By Brianna Fasoli*
In tough times the fragility of one’s mental health is brought to the forefront. This statement rings truest in times such as these when fear and anxiety are constantly at play within our minds. Not only do we have to worry about the persistent threat of a possibly deadly virus infecting us and our loved ones, but our lives and our habits have changed drastically. While these many changes are surely necessary evils to preserve our physical health, our mental health has not taken well to our new way of life. Continually being cooped up in our homes, not being able to see loved ones, friends and coworkers, not to mention the toll this has taken on many people’s livelihoods. The total oppressing isolation of the situation is exacerbating problems new and old and is causing many to be in a very dark state of mind. With that in mind it is obviously no doubt that all of these factors have weighed heavily upon our shoulders and increased our collective anxiety and stress a hundred-fold. With this lovely reminder of how our lives have changed so unbelievably in mind, I would like to focus your attention instead, dear reader, on the valiant efforts of Bell Media to combat our society’s continual battle with mental health issues and conditions.
This past Thursday, January 28, was Bell Let’s Talk Day; a day in which Bell Media offered every citizen a chance in which they could make a difference and support Canadian mental health programs. You may have seen or heard their advertisements on the television or the radio or any of the many social media platforms. The ways in which the Canadian population could participate and contribute to this noble cause were very simple. Among some of those ways there was, Bell’s pledge to donate 5 cents for every call, or text on the Bell service provider. They also promised 5 cents for every view of the official 2021 Bell Let’s Talk video (this year starring Michael Bublé) on all of the mainstream social media platforms. This year through all of these means of support Bell was able to raise $7 958 671.75 to support Canadian mental health organizations.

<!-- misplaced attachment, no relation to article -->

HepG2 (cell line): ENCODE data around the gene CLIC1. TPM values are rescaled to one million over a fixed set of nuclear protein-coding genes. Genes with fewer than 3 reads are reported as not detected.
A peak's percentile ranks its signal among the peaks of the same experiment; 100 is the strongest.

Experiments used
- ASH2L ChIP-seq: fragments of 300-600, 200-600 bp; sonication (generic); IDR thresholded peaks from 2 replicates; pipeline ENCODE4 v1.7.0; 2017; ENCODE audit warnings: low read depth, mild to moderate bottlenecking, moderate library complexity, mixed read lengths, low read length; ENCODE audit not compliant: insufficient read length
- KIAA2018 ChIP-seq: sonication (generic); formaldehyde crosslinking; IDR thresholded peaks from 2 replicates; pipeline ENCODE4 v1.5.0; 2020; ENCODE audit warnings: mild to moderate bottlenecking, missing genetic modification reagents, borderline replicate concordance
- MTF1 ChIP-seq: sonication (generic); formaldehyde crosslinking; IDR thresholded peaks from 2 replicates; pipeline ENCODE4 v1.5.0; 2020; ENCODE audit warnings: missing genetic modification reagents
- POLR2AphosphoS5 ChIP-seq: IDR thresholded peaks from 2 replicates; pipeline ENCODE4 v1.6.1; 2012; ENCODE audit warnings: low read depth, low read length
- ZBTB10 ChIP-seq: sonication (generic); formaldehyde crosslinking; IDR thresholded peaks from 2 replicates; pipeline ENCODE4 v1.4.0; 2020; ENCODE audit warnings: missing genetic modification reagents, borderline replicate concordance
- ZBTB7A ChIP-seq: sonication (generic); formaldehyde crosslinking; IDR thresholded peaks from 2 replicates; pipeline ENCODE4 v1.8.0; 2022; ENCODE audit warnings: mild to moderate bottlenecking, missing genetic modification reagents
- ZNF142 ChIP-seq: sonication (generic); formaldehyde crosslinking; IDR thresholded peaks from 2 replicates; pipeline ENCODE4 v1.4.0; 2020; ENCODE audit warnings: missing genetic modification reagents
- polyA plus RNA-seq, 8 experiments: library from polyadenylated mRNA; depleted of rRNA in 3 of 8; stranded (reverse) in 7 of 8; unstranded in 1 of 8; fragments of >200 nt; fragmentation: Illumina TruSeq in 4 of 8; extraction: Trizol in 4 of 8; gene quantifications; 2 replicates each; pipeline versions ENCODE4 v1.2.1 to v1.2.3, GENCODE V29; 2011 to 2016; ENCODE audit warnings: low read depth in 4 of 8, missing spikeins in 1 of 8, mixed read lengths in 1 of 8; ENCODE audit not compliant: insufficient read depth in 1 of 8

However, it is not just on days of charitable recognition that we must do our part to aid our society’s ongoing battle with mental health. It’s not like a teenager’s social anxiety or somebody’s debilitating depression disappears for the rest of the year. That is one of the worst parts about struggles with mental health; it is something that cannot be seen and does not always have obvious signs, thus people can end up suffering in silence. Even before the unprecedented emergence of the Coronavirus, according to the Canadian Mental Health Association from an article written in 2018, approximately 3% of Canadian children were suffering from some kind of anxiety disorder. In my personal opinion I believe that number has most likely doubled, if not tripled in the past year due to the newly added stress of online schooling and children’s possible separation from their friends and important support systems.
The subject of mental health is a very delicate one to broach as it affects everyone differently and sometimes is followed by a dark cloud of stigma. However, it is in times like these when it is most important for us to open our minds and our hearts to those around us. We must be willing to offer and ask for support whenever it is needed and continue this healthy dialogue, not just on special days of recognition. I do realize though that for people suffering in silence sometimes it’s very hard to ask for help, especially for those suffering from anxiety for fear of rejection and dismissal of their feelings. That is why it is so important for us to keep an eye out for signs of mental health struggles in those we care for, parents especially considering this situation. Check up on your friends and keep in touch, as sometimes it just takes one kind word to remind someone that they aren’t alone and unloved. We don’t always know what is going on inside someone’s head.
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*Brianna Fasoli is a Secondary 4 student at Rosemere High School and part of our Young Journalists program at North Shore News.